All story: Idun and her Golden Apples
My Web page

Idun and her Golden Apples

Thursday, 16 February 2012

Idun and her Golden Apples

idun and her applesHow are the Norse gods able to remain wrinkle-free and forever young? This story explains how, and also tells us how they almost lost the secret of eternal youth.
Read by Elizabeth.
Adapted for Storynory by Charlotte Sebag-Montefiore.
Anyone lucky enough to go to Asgard, where the Norse gods
live, would see at once that all of them, with the exception of
Odin, are young, beautiful and handsome. Odin is the exception
as he does have such a long beard, and he would look much
younger if he shaved it off. But no-one shaves in Asgard, and
now I am thinking about it, this may be because the other male
gods look too young to grow a beard…. How do they manage
this, you might well ask, given that they’ve been up in Asgard
for quite a while? The answer lies in Idun, and her Golden
One day Odin, and Loki left Asgard to see what was
going on in Midgard, the Land of Men. You may know that
Odin is the father of the Norse gods, Loki is the god of fire and
mischief. Anyway, these two gods had been trekking all
day in the mountains, and come nightfall, they were definitely
hungry. They saw some cows grazing, and they decided to kill
one and have a few steaks. Odin jointed the beef,
while Loki got the fire going. This was the work of a moment
for him as he was the god of fire, even though the wood was
wet, – it would have taken you or me a lot longer. Soon the meat
was cooking over the fire. But there was a problem: the fire was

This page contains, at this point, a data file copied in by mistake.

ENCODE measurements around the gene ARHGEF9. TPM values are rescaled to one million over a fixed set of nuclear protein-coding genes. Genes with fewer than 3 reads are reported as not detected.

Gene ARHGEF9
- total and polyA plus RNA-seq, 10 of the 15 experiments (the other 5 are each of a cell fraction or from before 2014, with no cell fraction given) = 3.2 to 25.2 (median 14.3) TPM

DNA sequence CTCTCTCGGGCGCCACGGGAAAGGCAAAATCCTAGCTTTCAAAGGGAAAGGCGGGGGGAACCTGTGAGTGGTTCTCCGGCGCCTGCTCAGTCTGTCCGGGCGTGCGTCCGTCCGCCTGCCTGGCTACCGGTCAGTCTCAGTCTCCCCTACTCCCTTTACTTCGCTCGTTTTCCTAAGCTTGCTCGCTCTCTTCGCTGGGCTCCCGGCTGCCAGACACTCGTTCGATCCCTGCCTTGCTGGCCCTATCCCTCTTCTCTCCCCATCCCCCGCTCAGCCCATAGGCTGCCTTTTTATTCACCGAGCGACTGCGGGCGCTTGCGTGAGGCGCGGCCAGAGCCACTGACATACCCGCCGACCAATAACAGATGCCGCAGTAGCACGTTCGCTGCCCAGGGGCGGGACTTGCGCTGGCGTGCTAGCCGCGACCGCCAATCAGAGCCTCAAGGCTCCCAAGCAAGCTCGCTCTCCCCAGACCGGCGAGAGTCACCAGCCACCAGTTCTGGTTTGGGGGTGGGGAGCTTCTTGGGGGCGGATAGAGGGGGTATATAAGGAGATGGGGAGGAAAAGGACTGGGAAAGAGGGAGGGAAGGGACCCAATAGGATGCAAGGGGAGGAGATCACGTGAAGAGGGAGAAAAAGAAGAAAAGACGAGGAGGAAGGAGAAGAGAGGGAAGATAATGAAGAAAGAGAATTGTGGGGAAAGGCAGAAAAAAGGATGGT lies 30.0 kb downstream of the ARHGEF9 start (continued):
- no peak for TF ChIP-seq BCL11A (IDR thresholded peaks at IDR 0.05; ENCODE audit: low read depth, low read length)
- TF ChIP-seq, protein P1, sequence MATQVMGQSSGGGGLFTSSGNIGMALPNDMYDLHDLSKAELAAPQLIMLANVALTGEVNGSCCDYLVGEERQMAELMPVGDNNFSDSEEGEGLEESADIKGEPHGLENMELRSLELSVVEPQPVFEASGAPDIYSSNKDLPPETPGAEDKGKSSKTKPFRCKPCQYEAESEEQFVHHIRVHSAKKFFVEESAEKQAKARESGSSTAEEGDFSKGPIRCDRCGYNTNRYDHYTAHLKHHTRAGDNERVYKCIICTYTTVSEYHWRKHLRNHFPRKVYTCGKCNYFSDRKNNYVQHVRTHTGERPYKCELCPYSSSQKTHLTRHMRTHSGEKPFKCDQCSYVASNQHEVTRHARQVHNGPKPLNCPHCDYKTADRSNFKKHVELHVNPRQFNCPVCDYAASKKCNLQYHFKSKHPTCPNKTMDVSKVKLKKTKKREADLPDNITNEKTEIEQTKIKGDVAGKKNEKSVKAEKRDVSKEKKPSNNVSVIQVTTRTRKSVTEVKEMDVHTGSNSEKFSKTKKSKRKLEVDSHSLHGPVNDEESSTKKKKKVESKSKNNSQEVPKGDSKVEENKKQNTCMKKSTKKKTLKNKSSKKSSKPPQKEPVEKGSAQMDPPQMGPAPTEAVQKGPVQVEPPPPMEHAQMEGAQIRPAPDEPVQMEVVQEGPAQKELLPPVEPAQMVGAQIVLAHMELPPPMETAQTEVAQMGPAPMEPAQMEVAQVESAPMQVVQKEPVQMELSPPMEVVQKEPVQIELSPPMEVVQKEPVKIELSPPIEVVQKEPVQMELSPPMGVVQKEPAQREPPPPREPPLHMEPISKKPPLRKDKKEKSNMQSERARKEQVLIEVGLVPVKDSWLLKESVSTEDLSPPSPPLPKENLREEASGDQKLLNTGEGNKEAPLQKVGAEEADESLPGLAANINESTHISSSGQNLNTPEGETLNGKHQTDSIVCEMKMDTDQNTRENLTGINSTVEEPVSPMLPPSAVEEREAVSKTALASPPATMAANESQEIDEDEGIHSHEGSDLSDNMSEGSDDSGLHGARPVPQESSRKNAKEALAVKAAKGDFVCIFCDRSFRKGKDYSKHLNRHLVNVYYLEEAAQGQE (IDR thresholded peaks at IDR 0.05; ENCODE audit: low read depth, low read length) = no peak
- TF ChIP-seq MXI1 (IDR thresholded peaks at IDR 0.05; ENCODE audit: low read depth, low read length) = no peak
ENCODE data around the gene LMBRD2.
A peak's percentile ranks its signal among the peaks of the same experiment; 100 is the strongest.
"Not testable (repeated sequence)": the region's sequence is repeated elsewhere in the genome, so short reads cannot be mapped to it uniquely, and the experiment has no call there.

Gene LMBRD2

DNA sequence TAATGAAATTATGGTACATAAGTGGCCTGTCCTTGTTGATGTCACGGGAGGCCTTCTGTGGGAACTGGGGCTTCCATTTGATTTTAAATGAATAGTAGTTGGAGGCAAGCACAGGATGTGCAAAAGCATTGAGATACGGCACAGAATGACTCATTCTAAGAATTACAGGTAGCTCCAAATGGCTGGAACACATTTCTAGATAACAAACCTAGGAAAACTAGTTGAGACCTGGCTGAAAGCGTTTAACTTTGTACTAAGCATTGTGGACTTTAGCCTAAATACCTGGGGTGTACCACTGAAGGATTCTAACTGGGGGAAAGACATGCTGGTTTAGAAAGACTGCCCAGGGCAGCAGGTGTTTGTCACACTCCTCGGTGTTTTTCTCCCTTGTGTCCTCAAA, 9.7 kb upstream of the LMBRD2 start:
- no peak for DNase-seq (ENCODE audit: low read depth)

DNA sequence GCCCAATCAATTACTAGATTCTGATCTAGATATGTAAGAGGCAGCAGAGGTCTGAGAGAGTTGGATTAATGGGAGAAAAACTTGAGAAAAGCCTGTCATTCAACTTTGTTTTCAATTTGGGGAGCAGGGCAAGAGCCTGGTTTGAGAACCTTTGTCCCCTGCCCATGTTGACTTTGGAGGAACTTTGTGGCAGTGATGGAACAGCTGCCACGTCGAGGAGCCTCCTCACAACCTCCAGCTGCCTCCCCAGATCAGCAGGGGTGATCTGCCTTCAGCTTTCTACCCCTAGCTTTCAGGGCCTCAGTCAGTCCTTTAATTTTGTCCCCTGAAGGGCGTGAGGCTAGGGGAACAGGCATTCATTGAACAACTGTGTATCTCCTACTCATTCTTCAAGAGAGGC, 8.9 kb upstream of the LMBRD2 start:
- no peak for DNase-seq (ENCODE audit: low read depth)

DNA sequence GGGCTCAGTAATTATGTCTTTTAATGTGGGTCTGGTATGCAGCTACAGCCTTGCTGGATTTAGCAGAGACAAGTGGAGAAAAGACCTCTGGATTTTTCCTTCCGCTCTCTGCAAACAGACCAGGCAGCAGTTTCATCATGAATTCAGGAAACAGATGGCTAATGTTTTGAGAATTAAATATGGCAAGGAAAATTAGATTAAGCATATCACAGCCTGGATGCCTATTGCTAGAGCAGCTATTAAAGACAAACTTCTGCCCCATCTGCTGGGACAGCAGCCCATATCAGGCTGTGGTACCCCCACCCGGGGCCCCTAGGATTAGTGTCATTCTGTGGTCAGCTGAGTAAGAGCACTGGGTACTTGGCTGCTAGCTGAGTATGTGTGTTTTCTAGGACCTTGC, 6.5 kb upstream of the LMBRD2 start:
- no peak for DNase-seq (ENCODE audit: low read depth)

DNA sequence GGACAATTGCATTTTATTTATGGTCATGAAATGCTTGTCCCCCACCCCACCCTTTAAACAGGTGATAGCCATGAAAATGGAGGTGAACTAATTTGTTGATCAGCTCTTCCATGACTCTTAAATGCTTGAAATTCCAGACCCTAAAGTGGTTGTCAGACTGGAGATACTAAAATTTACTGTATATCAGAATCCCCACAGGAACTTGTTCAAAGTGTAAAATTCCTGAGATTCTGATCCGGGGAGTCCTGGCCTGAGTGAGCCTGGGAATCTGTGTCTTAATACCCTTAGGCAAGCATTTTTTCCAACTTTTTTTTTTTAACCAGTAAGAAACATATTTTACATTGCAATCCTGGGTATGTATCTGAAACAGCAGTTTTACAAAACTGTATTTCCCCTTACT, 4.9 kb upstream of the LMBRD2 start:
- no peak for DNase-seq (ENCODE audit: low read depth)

hot, the meat was there, -but for some reason, it would not cook.
Try as they would, and the three of them did try, their dinner
remained raw.
“Hmph” said Odin. “There’s trouble about.”
In the light of the fire, they saw a shadow of a huge bird. They
looked up and saw an an eagle perched on a branch, silhouetted against the night sky.
“That’s no eagle” said Odin. The bird laughed “No, I am no eagle and your meat will not cook
unless you agree to give me whatever I want.” The gods were tired,
cold and hungry so they agreed without inquiring as to the demands of the strange creature.
At once the meat began to
sizzle: how good it smelt! But just as they were about to help
themselves, the creature in the shape of an eagle, swooped down
and grabbed the best bit with his beak. He gulped it down – no
chewing for him – and took another piece. “No, you don’t “
said Loki, and he shoved a great log at the bird, trying to beat
him off. But instead, the eagle grabbed the log and Loki found
himself stuck fast on the other end of it. He could not let go!
Now the eagle flew low, so that Loki was dragged behind and
terribly bashed and bounced about by rocks and branches as
they flew over the ground. At last the eagle put him down. “I am
the Giant Thjasse” he said “and you’re not the only one who can
change shape. You will never be free unless you agree to get me
Idun’s golden apples. Do you?”
Loki hesitated: Thjasse wasn’t really asking for apples, he was
asking for what Asgard prized above all, eternal youth and
beauty. What would his punishment be if he stole that? But he
was tired of being bruised and dragged about, so he agreed.
Thjasse flew off screeching, “Keep your word or you’ll have me
to deal with!” and Loki, who didn’t want that, brushed himself
down thoughtfully. Then he rejoined Odin who
were already tucking into their steaks, and began to eat himself.
This expedition to Midgard had not been very successful and
soon the three gods returned to Asgard. Loki did intend to keep
his word, and he began by making friends with Idun, keeper
of the Golden Apples. This wasn’t hard, as Idun was as sweet
and good-natured as her lovely apples! Loki made a good start